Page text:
Promise Zones Provide Free College in MI and Now TN!
In 2005 A group of anonymous wealthy donors made a promise to the city of Kalamazoo: Children who graduate from the Kalamazoo public school system will be able to earn a 4 year degree with no tuition cost to them.
In 2007 legislation was passed in Michigan to support similar endeavors to the Kalamazoo Promise. Governor Granholm announced 10 Promise Zones, which had to secure donors, and finance it for 2 years, at which point state funds through tax increment financing would be made available to the Promise Zones. Most of these Promise Zones extend tuition free college for a 2 year associates degree at a community college. Students must submit a FAFSA form for financial aid. Regardless or wether a student is eligible for financial aid or not, the schooling will be tuition free. The financial aid received from the pell grant is used first, then the promise funds fill in the rest. Promise Zones are funded by private donors and tax increment financing. We live in the Benton Harbor promise zone.
Promise Zone Math:
Currently, tuition and fees for a 60 credit hour associates degree at Lake Michigan Community College are $7,860. This is much less than 60 credit hours at a state school (Michigan State University is $25,816). In addition to a promise zone eliminating the $7,860 cost of an associates degree, it also allows for a student to be in a much better position to seek further education and maximize tax credits after earning a 2 year degree.
The American Opportunity Tax Credit is good for a total of 4 years, and is a great tool in planning and paying for college. Most people who earn a bachelors degree take more than 4 years to do so. With a Promise Zone taking the full cost for the first two years, the student still has 4 years available to take the credit. He could take 3 calendar years to complete his degree and receive an extra $2,500 total tax credit. Another option would be to take 4 years and receive $5,000 total in tax credits from the American Opportunity Tax Credit.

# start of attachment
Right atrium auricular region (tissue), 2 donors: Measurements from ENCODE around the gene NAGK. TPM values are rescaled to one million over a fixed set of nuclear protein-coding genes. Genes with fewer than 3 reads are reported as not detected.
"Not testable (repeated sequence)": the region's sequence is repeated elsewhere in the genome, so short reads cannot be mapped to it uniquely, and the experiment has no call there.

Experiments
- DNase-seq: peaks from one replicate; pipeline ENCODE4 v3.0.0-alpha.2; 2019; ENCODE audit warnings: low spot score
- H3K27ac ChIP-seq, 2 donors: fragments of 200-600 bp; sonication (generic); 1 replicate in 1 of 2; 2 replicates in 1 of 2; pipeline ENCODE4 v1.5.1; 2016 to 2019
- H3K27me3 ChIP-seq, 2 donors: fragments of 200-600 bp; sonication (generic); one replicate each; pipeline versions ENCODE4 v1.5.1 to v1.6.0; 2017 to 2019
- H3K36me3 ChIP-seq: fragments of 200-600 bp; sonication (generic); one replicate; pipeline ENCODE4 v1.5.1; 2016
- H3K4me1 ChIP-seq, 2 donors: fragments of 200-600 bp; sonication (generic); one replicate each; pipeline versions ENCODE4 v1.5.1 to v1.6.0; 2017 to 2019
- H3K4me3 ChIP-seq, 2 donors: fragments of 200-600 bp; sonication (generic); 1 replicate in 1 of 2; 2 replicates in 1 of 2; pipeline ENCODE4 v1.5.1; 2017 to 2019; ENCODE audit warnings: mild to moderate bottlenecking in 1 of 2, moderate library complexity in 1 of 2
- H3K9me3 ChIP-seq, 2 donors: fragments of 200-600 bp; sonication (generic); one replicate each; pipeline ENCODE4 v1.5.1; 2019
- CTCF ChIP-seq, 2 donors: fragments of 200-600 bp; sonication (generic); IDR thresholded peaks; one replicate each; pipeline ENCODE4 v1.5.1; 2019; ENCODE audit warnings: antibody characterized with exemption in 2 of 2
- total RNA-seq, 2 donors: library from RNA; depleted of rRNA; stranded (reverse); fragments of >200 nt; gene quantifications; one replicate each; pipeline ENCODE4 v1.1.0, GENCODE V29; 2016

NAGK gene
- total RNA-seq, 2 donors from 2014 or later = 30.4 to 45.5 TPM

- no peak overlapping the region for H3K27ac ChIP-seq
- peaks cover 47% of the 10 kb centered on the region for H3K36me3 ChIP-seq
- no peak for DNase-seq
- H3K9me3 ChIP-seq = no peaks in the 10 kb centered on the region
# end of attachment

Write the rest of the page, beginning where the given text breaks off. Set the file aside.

These Promise Zones also provide more encouragement to complete the first 2 years of a degree at a local community college. By Spending a maximum of roughly $8,000 ($4,000 average), the Promise Zone helps a student save $18,000 in tuition and $17,700 in Room and Board for about $36,000 Total. This helps students graduate with no debt, or at least substantially less debt. During the two years that are being covered by the scholarship the student can work and save money, making a debt free graduation much more likely. This also builds Social Security credits, and allows for the student to contribute to a Roth IRA.
The State of Tennessee just announced that students graduating from Tennesse public schools will be able to earn a 2 year degree tuition free. The system in Tennessee will go into effect in 2015. Students will be required to perform some community service and will be required to have a mentor assist them in the college application process. The Tennessee promise works on last dollar financing, so students will be required to fill out a FAFSA form. The scholarships will be funded with money from the State Lottery Fund, the projected yearly cost is $34 million, and the lottery fund has a current surplus of over $300 million. No new taxes will need to be levied in order to fund this initiative.
Who will be next? Will more states follow suite? These programs encourage young adults to seek further education, but at a responsible level. 4 year degrees are expensive and have been overly produced in recent decades. Two year degrees and trade certificate programs will be of more use to a larger segment of our population. The Governor of Tennessee is also proposing initiatives to increase the use of dual enrollment for high school students to be able to take college courses, another idea I love!
I Love incentives on top of incentives. The number one rule of economics is that people respond to incentives. With deals like the Promise Zone, it makes these options that are encouraged almost impossible to refuse.
What do you think about Promise Zones? Could these work in more states, more communities?
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